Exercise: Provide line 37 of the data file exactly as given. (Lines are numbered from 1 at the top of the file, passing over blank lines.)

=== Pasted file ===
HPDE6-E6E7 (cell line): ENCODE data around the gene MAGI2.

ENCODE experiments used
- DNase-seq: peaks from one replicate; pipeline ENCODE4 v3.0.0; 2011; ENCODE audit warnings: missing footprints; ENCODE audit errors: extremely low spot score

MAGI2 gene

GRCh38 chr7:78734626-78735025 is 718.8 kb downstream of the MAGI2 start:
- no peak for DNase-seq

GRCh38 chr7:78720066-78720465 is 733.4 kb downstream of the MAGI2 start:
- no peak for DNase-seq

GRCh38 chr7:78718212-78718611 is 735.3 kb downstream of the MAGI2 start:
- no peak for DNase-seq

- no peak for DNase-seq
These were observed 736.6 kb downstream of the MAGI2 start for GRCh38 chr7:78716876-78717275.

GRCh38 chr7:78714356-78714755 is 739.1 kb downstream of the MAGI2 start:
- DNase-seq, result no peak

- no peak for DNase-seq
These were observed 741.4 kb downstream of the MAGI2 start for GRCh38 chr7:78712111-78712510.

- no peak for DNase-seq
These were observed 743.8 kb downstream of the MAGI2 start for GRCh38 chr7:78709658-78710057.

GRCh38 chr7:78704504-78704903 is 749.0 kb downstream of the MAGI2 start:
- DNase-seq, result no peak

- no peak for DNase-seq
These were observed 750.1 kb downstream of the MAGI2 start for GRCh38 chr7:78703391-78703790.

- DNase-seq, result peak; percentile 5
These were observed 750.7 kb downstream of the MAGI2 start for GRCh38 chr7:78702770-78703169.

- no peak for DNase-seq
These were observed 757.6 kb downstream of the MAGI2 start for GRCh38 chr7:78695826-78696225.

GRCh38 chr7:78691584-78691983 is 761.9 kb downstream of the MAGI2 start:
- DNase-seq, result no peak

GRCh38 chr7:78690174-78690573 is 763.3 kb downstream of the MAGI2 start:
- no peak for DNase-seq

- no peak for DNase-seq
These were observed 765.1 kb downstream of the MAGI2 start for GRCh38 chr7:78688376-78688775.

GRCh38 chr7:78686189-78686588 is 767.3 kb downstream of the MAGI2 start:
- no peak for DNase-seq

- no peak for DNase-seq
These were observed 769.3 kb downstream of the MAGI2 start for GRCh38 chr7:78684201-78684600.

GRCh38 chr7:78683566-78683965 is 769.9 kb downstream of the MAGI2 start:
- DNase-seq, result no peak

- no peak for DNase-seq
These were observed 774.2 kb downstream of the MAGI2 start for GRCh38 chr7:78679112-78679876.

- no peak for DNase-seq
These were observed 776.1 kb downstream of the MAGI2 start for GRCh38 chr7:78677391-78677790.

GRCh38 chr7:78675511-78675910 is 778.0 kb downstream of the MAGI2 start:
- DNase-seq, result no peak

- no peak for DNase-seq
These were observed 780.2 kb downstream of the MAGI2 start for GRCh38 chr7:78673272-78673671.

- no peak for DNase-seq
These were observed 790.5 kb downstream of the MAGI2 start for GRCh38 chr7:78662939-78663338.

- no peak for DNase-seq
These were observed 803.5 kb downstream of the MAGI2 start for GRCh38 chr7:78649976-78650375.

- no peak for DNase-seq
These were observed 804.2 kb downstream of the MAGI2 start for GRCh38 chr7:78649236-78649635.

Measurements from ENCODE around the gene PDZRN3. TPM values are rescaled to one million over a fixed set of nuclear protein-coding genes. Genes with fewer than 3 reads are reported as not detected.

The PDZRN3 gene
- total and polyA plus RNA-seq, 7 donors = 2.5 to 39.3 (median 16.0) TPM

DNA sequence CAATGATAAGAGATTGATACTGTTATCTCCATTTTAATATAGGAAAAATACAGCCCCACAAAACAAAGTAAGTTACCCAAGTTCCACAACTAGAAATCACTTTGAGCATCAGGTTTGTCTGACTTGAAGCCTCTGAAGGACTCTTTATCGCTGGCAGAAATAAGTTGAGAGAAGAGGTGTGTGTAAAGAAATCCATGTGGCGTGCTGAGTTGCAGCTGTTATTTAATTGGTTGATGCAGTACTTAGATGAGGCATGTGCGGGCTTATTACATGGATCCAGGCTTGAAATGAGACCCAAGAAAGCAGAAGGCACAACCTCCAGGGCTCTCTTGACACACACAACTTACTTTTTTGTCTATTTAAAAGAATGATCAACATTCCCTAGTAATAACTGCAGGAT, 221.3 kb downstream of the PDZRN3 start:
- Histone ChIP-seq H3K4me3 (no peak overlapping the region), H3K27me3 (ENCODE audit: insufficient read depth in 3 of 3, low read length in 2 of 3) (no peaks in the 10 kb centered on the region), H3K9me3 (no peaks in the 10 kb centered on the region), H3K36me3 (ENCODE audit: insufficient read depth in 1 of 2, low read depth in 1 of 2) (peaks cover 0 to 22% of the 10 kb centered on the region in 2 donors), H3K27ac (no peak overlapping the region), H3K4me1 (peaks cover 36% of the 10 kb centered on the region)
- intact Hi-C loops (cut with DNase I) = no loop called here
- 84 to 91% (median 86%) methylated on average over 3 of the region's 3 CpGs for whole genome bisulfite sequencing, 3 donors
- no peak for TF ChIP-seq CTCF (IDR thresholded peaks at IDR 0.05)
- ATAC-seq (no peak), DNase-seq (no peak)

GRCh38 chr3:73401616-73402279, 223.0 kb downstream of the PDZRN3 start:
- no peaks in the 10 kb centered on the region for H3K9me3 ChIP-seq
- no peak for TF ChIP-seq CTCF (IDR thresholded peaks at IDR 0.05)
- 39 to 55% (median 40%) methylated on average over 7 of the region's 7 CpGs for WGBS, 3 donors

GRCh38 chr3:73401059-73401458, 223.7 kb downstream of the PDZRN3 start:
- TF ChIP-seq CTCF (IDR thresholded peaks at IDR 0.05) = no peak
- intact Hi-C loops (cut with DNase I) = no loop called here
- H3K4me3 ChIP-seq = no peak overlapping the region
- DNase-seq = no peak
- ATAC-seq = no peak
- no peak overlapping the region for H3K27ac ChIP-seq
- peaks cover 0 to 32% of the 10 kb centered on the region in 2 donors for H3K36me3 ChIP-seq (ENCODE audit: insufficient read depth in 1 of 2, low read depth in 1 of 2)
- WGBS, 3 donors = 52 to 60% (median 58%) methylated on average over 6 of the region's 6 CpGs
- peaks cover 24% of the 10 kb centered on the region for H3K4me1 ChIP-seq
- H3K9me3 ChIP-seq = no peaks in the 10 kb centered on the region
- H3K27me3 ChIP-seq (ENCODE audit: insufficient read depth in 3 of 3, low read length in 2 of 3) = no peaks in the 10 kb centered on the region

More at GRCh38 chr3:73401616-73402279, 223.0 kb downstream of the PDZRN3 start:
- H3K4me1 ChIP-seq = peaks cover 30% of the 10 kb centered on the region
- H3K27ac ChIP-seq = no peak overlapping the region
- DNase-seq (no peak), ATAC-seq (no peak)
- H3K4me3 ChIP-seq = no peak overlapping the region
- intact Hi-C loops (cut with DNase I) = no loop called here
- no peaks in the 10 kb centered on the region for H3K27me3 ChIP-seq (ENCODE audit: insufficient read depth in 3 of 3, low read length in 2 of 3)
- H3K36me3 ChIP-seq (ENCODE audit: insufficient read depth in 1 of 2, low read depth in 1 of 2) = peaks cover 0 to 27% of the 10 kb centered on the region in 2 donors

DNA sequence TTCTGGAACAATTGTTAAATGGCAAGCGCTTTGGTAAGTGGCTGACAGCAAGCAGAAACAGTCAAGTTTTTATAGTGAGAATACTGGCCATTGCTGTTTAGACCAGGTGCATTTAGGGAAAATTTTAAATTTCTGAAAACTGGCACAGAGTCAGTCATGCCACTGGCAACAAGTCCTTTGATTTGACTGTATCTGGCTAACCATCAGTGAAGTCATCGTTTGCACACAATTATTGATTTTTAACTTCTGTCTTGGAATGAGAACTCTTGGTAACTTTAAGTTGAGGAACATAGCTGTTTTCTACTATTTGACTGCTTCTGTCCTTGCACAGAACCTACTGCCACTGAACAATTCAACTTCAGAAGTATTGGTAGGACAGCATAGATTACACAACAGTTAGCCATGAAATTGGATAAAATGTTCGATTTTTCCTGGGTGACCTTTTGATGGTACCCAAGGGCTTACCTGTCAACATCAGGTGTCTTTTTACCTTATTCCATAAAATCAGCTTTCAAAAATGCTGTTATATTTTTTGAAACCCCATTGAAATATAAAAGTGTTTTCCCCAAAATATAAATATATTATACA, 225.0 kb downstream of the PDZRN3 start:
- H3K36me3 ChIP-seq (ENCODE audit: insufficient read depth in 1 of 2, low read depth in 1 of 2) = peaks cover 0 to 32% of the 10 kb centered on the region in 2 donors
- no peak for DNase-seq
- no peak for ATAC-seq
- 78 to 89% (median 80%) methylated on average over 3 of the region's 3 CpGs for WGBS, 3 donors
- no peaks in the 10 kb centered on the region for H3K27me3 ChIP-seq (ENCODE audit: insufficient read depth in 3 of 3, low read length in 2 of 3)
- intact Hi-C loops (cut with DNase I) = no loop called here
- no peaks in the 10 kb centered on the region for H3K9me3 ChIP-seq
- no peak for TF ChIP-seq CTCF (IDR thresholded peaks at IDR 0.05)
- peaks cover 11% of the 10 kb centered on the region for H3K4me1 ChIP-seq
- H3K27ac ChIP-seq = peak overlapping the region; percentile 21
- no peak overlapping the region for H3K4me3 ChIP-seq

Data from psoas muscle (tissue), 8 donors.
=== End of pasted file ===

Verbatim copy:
GRCh38 chr7:78683566-78683965 is 769.9 kb downstream of the MAGI2 start: